State DNR to Remove Creosote-treated Pilings and Beach Debris in Kitsap County
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State DNR to Remove Creosote-treated Pilings and Beach Debris in Kitsap County 
 


No. 09-007
January 23, 2009
Contact: Jane Chavey, 360-902-1721

State DNR to Remove Creosote-treated Pilings and Beach Debris in Kitsap County
Removals begin on public and private sites next Thursday

OLYMPIA – Washington’s Department of Natural Resources (DNR) today signed a contract to clean up toxic creosote-treated debris and pilings from 19 sites on tidelands and offshore in Kitsap County, announced Commissioner of Public Lands Peter Goldmark. The contractor is Lake Shore Marine Construction, Inc., from Mukilteo, which will receive $196,383 for their work.

“These localized cleanup projects can have a big impact on the overall health of Puget Sound,” said Goldmark. “Pulling creosote pilings before they break off and create hazards for boaters will improve safety for recreational users as well.”
 
Piling removals will take place before the fish window closes February 28. Beach cleanups will continue through March. Removals will take place on both private and public tidelands within Kitsap County. Important partnerships were formed to support the success of the project. They include Kitsap County, Port of Bremerton, the City of Bainbridge Island, State Parks and private landowners. The first project will be at Harper Estuary, near the public dock. A barge will be set up on Wednesday for the three days of work to remove 33 derelict pilings and ‘dolphin’ (grouped pilings), to begin Thursday. Then DNR and the contractor will move on to Eagle Harbor to remove the 111 pilings at the Strawberry Plant, and roughly 60 pilings on private waterfront tidelands within Eagle Harbor and Port Madison. Next will be beach cleanups at Hawley Cove (12.8 tons) and Wing Point (17.6 tons).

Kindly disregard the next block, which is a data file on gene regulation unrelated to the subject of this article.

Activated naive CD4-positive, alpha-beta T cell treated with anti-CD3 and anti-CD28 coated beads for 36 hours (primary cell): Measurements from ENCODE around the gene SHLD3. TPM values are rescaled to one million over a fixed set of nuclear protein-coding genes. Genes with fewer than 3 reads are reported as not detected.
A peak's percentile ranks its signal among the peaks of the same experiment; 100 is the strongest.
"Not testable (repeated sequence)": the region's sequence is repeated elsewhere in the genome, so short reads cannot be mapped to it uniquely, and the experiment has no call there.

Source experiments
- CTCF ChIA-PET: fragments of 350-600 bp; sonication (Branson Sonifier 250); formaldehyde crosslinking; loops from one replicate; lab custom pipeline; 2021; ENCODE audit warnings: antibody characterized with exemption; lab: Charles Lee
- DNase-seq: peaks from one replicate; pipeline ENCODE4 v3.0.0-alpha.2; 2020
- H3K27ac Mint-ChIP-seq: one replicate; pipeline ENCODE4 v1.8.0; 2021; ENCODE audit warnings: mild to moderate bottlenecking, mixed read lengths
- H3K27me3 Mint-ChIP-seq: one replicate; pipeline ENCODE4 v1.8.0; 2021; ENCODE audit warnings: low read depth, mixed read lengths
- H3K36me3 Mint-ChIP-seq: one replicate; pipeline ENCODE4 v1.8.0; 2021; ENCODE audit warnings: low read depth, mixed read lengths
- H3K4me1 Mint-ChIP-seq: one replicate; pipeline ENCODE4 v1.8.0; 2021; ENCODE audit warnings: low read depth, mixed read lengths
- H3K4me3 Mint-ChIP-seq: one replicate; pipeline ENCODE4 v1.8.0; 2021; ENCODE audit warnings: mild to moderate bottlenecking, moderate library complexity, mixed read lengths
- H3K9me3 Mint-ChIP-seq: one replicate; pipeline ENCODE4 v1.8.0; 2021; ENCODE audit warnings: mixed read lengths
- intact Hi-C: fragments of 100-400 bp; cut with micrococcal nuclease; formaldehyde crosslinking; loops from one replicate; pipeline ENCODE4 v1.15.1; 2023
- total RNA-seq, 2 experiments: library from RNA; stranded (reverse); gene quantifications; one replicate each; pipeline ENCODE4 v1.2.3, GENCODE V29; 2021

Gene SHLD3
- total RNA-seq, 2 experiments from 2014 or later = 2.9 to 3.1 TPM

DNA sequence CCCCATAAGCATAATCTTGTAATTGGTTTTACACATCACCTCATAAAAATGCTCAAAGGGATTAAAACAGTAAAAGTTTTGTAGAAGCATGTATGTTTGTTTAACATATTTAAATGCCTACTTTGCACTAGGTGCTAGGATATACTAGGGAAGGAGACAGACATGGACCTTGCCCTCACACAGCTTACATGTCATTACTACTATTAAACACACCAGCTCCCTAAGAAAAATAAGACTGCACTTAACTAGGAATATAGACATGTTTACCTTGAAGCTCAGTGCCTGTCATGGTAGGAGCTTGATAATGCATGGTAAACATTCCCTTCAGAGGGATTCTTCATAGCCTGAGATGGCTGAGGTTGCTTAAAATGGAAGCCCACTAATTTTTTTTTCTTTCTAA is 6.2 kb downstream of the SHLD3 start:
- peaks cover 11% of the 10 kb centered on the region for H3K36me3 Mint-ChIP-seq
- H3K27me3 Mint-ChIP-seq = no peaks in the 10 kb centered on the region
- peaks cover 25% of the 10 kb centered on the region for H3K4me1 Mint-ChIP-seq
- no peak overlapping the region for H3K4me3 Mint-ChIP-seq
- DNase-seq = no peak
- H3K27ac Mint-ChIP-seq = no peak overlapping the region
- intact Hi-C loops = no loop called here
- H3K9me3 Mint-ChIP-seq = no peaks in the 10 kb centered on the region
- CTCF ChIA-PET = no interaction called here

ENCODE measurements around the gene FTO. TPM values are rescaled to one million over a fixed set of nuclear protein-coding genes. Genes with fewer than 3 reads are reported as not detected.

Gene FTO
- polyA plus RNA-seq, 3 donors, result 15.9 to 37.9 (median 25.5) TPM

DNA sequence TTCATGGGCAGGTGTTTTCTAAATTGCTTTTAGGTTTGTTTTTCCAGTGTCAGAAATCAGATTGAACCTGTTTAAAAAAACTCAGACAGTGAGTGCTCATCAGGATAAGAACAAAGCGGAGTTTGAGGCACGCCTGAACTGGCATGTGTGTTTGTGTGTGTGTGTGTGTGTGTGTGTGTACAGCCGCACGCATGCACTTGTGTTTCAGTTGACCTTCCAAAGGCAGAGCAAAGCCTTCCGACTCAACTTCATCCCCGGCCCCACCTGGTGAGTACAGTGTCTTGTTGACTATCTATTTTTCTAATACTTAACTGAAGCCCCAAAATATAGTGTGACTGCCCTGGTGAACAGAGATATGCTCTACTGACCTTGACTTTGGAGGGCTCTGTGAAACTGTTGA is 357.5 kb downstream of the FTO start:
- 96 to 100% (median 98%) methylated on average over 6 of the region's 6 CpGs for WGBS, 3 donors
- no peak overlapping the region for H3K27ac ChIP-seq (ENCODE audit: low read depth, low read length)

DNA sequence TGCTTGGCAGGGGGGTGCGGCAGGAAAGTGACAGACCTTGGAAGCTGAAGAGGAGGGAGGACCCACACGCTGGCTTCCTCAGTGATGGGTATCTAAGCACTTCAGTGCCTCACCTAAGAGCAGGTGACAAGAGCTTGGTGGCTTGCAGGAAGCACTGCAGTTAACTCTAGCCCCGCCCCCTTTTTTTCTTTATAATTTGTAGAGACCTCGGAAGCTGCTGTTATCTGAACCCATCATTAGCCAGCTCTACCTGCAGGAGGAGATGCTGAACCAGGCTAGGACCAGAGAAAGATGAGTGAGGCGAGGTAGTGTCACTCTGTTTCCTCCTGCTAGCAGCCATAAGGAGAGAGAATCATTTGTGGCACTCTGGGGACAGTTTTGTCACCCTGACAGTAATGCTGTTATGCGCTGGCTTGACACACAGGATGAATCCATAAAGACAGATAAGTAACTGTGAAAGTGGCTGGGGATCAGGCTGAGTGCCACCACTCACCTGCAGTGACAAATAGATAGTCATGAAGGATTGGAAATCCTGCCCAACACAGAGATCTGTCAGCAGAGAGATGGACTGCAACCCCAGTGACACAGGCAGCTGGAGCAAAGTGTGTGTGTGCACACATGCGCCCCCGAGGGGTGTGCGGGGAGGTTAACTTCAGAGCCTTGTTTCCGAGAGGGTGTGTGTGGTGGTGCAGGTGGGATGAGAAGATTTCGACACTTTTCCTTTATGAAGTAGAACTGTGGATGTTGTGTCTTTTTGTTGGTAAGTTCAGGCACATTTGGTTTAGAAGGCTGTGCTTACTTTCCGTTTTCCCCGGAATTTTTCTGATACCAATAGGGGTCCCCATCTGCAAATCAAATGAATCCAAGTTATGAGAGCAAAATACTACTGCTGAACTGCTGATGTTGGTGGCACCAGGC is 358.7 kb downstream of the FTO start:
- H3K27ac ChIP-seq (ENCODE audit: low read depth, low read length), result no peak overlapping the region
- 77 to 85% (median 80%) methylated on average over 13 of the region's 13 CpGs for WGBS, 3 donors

Additional beach cleanup sites include: Blake Island (22.7 tons of creosote or treated wood), Bainbridge Island at Tolo Lagoon (10 tons), Battle Point (18.2 tons), Port Madison (1.6 tons), Murden Cove (46.8 tons), and Fay Bainbridge (7.4 tons).

Creosote
There are hundreds of thousands of derelict creosote pilings throughout Puget Sound, many of which have broken off and distributed tons of debris onto beaches. Creosote is a toxic chemical and a known carcinogen. Recent studies have shown that chemicals in treated wood materials can be harmful, and even lethal to many marine species. Herring eggs exposed to creosote have a high mortality rate, and English sole develop liver lesions when exposed to the chemicals.  Impacts on salmon health also have been observed in recent studies. These and other negatively affected species are an important part of the food chain for salmon, orca whales, and birds such as the western grebe. The health of Puget Sound is also intimately connected with the health of our economy.
 

Successful program since 2004
DNR’s Creosote Removal Program began in 2004, and since then, with partners and contractors DNR has removed 5,997.18 tons of creosote logs and other chemically treated wood removed (pilings and beaches). The breakdown: 1,738.81 tons from beaches and 4,258.37 tons from pilings.

Caring for your natural resources … now and forever
Washington’s 2.6 million acres of state-owned aquatic lands—including many beaches, the bedlands under Puget Sound and the coast, natural lakes, and navigable rivers—are managed by DNR as a “public trust” for the people of the state. DNR leases aquatic lands to private users both for water-dependent uses, such as boat moorage and shellfish cultivation, and for non-water-dependent uses such as restaurants and office buildings.

Peter Goldmark, who administers DNR, is Washington’s 13th Commissioner of Public Lands since statehood in 1889.

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